This is not legal advice, and is not to be construed as legal advice under any circumstances. This is more likely to turn into a floatation device than to be legal advice.
    Yrs - - Link
The Last Days of the City  
02:13pm 25/08/2011
Mister Nihil

It started with a man in the village, a stranger, whom we discovered could speak only in quotations from Borges fictions, and those only when Borges quoted or interpolated others. He was revealed when he found himself suddenly unable to procure food at the stalls on the avenida. Other than a brief paragraph in his 1940 story regarding a Scot traveling the Penumbra of the Moon, Borges seems to have neglected any specifics regarding the ordering at restaurants. The man was taken to the castle, where the profusion of films already uploaded and distributed rendered the decision regarding his fate moot. The man was locked in a holding pen for a period not to exceed three days, and a doctor sent for and arrested to oversee his recovery, execution or entrapment, pending a decision.

The following Wednesday, a man was brought before the magistrate for interpreting the position of two crows on the statue in the plaza centrale as an omen, and so closing his bakery two hours early. He was punished in the usual manner, whipped until tears were visible from a distance not less than six feet, but as he sat in the stocks, his attempts to swear and condemn the good name of the magistrate, as required by statute, proved futile, and he found that he could only shout the word “Now,” which puzzled the axeman and resulted in a substandard whipping, all present agreed.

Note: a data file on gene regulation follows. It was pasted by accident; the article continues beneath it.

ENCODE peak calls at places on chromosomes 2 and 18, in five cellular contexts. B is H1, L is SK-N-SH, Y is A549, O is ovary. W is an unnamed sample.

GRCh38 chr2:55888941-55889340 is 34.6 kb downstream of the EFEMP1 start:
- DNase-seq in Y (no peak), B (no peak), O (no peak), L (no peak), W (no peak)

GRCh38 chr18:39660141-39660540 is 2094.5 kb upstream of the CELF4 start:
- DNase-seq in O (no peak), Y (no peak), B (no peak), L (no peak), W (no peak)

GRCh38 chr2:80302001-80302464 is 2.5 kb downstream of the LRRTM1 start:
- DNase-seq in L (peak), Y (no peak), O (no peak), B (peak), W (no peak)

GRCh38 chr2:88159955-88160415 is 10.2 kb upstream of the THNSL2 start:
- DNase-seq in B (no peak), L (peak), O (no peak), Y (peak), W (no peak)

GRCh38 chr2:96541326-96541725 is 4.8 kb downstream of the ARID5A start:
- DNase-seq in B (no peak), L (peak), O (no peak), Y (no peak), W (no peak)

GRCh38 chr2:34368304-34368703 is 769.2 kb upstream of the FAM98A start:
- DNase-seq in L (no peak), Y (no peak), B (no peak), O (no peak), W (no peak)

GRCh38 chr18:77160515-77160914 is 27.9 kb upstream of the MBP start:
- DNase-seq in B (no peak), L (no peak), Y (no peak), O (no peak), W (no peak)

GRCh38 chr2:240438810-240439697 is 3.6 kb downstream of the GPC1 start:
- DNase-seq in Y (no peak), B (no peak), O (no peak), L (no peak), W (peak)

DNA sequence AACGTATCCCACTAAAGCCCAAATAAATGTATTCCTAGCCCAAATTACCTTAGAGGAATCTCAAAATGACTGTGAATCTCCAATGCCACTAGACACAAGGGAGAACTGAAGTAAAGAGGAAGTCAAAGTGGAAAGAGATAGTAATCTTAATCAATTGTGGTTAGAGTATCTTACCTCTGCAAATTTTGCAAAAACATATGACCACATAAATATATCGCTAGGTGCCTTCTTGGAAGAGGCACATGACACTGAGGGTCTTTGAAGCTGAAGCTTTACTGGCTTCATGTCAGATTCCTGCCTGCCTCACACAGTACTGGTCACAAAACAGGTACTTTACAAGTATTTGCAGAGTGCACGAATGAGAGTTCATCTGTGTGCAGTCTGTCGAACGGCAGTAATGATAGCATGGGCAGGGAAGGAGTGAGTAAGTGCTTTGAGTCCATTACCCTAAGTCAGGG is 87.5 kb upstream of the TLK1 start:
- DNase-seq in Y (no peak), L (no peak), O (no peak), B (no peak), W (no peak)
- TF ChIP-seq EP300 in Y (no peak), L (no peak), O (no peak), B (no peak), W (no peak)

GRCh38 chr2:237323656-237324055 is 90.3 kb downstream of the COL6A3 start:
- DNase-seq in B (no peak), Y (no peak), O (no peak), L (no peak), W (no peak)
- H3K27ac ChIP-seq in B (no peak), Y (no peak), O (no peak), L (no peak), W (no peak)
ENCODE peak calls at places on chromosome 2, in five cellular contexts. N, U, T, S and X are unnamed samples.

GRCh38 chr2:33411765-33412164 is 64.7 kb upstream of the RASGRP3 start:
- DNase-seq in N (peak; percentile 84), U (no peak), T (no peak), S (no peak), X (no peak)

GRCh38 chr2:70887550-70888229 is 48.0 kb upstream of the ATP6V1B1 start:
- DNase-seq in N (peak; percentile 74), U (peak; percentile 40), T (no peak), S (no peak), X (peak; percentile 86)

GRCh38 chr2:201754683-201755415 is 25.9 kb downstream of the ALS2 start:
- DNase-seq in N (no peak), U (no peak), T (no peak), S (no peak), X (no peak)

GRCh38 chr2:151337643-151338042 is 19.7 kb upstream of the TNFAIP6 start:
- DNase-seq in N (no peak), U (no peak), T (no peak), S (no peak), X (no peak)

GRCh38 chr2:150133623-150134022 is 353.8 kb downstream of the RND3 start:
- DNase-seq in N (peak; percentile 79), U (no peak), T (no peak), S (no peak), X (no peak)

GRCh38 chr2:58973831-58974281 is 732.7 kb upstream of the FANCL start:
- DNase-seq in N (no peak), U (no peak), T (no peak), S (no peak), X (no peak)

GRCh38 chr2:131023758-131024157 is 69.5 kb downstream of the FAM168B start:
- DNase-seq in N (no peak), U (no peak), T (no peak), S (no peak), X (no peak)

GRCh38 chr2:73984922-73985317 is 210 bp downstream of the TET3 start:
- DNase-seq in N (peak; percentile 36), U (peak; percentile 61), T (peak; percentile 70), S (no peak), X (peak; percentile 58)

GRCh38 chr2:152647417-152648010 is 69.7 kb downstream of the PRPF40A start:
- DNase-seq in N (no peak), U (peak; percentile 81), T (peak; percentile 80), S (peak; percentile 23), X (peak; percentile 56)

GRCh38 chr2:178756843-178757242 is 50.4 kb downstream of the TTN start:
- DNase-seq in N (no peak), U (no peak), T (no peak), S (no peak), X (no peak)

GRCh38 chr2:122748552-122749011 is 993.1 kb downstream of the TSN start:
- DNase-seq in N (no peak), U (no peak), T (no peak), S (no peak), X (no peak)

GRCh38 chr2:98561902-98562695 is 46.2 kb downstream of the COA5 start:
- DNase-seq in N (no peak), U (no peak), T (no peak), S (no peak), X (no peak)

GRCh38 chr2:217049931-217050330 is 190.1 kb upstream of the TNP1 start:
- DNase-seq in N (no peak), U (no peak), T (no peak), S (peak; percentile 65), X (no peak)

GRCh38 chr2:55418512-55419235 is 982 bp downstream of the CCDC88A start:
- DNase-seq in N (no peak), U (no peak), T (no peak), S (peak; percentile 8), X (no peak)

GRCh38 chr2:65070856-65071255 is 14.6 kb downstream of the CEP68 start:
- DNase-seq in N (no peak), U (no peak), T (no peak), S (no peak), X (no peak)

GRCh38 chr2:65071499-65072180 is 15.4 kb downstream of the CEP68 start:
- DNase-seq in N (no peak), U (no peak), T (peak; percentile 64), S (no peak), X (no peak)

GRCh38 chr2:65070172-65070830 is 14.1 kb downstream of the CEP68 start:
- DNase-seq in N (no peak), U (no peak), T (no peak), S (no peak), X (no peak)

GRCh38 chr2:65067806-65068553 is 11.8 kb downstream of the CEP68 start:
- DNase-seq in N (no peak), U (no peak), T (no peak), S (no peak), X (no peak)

That Friday was the Floating Sabbath, and nothing occurred.

On Saturday, a bicycle was seen flying across the courtyard outside the castle. It landed on the street and careened down the sidewalks, terrorizing two women and annoying a man and three dogs. When it finally came to a rest, pursued by a frenzied Guardsman, outside the Bakery of the man whipped on Wednesday, the Guardsman began to cry, mounted the bicycle, and left the City. He was heard from only once more, by picture postcard, lying and wishing that the residents of the City were in whatever sub-standard place he ceased his movements and chose to be. The postcard was passed around the City and scorned by the populace, although two women who lived near the Eastern gate are believed to have felt momentary envy. Although they never corroborated the story, they were seen both to walk down the sidewalks of their neighborhood while holding their arms in uncomfortable poses. The inference is not a difficult one.

Sunday, in spite of the Fixed Sabbath, the King died and was lost in a deep well behind the castle. Six mourners stood around the hole in a somber fashion and did not weep, for he was not a good King. That was almost the end of it.